I’ve had some problems with the hoses. We’re down to two again, despite my repairs to them. There is, however, a garden tap. Basically, it’s a tap at the garden with a pipe running to the house, then a section of hose that can be screwed on to the water tap at the rear of the house. We’d never needed to test it out last year, so this was a good time to do it!

Yeah. That’s water spraying out of the ground, next to one of the wood piles.

I tried turning on the garden tap itself. Some water did start to come out, which turned really brown, then stopped altogether.

So I tried hooking up a pair of shorter hoses to the house tap, instead. One of them was spraying like crazy at the tap. When I switched to the other hose, it was fine.

So… we were down to one hose. *sigh*

While my daughter sprayed the garden, I worked on taking the pieces of wire that sewed the two sheets of black tarp together, out.

There was quite a lot of it. Some of the pieces were quite long and were done in a running stitch. On one section, there were two pieces used to created a double running stitch!

Getting it out was a challenge.

The kittens were very interested in the tarps!

After I got the wire out – and got scissors to cut away the fraying pieces that were catching on everything, I was able to spread them both out.

When the spraying was done, we left this area for a while, and I went back to working on cleaning around the old wood pile. After hauling another wheel barrow load to the pile near the burn barrel, I took a side trip into the barn, where I’d seen some tarps. The two black tarps are big, but not big enough!

While moving things to be able to access on of the tarps. I took a closer look at the old hoses that were in the way, and decided to try one of them out.

Much to my shock, it works just fine! No leaks or cracks, even though it’s really stiff from being in the barn for who knows how long.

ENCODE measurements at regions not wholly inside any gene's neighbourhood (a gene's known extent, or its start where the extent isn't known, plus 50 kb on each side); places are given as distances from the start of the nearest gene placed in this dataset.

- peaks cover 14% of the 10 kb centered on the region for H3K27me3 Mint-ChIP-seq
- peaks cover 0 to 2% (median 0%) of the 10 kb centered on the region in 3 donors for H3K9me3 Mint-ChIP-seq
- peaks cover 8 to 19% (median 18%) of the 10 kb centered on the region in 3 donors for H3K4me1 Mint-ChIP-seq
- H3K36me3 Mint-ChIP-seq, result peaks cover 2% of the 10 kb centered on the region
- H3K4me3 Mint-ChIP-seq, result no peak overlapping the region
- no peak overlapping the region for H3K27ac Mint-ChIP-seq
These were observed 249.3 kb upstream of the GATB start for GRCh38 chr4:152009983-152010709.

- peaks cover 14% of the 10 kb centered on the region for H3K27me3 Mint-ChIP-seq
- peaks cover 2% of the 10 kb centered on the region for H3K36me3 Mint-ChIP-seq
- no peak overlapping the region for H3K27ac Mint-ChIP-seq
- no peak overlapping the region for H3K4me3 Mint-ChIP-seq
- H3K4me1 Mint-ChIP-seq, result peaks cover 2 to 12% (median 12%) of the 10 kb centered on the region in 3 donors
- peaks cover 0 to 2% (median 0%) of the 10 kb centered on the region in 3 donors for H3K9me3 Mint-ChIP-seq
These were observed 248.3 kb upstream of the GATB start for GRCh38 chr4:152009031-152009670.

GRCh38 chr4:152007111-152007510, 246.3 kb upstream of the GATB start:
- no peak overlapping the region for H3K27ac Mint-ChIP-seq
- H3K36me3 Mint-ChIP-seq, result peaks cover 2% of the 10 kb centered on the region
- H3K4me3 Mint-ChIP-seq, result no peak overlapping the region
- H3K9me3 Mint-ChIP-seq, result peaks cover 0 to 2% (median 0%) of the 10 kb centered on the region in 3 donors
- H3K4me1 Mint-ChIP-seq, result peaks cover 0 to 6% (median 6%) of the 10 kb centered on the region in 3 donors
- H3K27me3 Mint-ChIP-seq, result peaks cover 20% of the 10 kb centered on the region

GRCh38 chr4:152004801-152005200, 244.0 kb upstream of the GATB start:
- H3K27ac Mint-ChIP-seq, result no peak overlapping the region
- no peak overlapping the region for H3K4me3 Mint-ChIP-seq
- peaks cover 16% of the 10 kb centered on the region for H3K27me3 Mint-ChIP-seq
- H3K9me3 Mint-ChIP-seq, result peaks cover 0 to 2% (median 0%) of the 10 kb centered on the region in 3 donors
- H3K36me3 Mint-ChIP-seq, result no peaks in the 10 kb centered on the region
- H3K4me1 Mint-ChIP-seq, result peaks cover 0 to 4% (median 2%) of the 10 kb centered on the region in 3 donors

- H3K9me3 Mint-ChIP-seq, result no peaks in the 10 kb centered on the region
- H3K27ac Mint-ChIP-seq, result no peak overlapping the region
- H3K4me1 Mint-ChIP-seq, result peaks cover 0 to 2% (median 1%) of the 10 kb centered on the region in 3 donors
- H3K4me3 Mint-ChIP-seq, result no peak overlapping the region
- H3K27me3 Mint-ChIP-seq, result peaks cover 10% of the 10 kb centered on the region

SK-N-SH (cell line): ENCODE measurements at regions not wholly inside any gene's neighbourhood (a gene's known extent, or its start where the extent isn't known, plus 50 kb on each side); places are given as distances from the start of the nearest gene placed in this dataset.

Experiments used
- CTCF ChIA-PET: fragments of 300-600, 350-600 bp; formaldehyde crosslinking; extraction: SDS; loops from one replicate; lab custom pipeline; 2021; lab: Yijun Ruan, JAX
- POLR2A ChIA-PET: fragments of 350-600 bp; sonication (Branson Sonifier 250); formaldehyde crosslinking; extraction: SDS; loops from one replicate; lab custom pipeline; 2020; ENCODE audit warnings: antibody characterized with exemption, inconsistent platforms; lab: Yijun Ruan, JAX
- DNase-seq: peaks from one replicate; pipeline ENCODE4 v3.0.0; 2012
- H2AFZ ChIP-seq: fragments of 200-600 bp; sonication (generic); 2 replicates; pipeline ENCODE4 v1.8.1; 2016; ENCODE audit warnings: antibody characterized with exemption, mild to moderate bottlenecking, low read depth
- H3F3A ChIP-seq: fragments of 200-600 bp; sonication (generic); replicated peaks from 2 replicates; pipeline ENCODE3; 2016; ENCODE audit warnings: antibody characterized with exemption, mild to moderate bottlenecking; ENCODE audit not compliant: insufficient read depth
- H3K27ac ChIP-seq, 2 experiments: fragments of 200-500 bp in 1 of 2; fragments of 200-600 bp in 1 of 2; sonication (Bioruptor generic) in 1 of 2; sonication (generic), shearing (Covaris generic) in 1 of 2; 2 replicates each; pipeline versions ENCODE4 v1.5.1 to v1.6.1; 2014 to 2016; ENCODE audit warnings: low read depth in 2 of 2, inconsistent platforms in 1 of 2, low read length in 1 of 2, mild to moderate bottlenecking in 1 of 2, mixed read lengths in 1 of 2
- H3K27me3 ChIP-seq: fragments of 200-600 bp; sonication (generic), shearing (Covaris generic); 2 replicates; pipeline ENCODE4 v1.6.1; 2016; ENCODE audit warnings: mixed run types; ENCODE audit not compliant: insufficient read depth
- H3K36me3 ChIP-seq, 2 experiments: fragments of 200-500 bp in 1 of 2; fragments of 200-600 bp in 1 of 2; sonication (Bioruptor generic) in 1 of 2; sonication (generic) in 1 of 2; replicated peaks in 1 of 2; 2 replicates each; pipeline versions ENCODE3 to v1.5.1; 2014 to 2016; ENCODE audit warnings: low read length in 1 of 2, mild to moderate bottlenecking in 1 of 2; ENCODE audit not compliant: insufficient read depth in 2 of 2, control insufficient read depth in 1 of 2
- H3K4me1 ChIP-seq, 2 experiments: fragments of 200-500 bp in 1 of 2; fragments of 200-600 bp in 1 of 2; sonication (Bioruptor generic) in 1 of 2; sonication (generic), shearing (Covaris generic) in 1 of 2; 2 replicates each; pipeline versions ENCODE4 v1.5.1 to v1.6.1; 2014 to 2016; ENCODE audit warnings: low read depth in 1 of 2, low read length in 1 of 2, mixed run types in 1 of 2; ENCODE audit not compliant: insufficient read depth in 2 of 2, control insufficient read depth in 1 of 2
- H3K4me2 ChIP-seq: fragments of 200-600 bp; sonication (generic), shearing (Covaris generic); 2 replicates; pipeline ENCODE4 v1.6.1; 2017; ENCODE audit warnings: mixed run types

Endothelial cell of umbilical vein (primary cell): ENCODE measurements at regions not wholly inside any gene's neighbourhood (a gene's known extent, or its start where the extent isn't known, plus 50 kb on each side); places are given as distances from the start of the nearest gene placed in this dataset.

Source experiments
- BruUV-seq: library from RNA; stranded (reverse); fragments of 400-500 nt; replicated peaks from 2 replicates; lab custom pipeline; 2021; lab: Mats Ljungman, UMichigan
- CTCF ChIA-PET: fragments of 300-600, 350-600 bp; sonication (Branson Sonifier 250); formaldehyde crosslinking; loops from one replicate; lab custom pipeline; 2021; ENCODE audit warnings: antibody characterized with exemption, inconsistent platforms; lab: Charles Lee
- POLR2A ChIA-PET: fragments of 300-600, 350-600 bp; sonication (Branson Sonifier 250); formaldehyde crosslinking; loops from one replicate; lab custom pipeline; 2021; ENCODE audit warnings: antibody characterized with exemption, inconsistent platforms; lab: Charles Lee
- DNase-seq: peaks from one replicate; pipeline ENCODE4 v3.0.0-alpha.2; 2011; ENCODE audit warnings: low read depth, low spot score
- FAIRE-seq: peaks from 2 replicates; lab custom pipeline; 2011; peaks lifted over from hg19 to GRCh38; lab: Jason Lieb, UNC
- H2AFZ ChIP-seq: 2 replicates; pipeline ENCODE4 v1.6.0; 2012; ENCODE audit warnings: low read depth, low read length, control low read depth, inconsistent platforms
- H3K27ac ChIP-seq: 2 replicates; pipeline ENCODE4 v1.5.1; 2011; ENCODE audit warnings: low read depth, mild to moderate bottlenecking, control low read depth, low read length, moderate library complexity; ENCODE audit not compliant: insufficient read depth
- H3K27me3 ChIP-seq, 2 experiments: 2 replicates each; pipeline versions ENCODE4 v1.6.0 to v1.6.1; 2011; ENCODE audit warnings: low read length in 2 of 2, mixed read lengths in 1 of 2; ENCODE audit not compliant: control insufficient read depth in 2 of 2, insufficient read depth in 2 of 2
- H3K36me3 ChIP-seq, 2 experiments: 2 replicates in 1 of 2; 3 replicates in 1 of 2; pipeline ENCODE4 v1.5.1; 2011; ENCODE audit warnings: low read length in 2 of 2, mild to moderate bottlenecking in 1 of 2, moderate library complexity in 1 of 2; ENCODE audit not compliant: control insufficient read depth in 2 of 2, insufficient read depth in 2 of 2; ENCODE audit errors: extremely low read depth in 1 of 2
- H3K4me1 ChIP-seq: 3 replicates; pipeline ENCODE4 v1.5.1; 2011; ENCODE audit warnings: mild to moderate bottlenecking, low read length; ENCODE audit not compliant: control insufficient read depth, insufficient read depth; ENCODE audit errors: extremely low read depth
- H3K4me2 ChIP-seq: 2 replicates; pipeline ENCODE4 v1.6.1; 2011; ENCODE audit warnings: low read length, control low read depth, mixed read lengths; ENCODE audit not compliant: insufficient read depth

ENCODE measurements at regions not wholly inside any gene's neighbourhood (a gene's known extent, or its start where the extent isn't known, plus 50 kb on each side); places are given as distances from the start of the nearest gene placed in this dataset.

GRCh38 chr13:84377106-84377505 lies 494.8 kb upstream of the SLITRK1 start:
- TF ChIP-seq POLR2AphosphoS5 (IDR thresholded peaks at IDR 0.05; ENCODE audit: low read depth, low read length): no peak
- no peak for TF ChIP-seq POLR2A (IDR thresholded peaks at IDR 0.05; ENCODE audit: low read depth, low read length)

So, we are back to two hoses. 😀

Later, my daughter and I spread the two black tarps over as much of the mulched area we could cover, while still making sure there is overlap. Then we checked out the two rolled up tarps I’d found in the barn.

One turned out to be an insulated tarp. We weren’t going to use that, even if it weren’t too small. We’ll save it for something else.


It turned out to be really huge!

Plus, it has grommets, so we can use tent pegs to pin it down.

We started to do that, but the ground is so hard, we actually bent some of the pegs.

Then, we had a visitor. A mom and her daughters came to look at the kittens to potentially adopt one. They stayed and played with the kittens, and took some pictures, for quite a while. I learned they got our phone number from the vet in town.

I had gone to the vet this morning, with updated pictures of the kittens, and little write-ups about each one, printed out. This family had actually phoned this clinic, asking about kittens, since they are also a shelter, and were given our number.

They will think about which one they will take and get back to us in about a week.

At least I hope so. I’d hate to get ghosted again. 😦

By the time they left, all the aches and pains were kicking in, and I had definitely overdone it on my broken toe, so I didn’t go back to get pictures of the tarps on the garden area, nor get back to working on the wood pile area.

It’ll be at least a day before I get back to it, since we’ll be doing our monthly shop in the city tomorrow. I’ll also be picking up a 5 kilo bucket of liquid honey I ordered yesterday, before we head out. My daughter is wanting to try her hand at making mead. 🙂

Until then, it’s time to shower off the bus spray and herbicide, pain killer up and go to bed early!

The Re-Farmer

Clean up: garden edging

A bit more progress on the garden today; my daughters used some pieces of the trees that were taken down to edge the area we mulched yesterday.

The North end was left alone, since we won’t be going into there much at all, and the South edges were left open a path between the raspberries and the future garden.

The beauty of using these logs is that they are big enough to made an adequate “wall”, but will be easy to move away again, when that time comes.

One of my daughters tried to use a hoe to level some areas, so the logs wouldn’t be more level. The ground is so hard, it just bounced off the dirt!

The Re-Farmer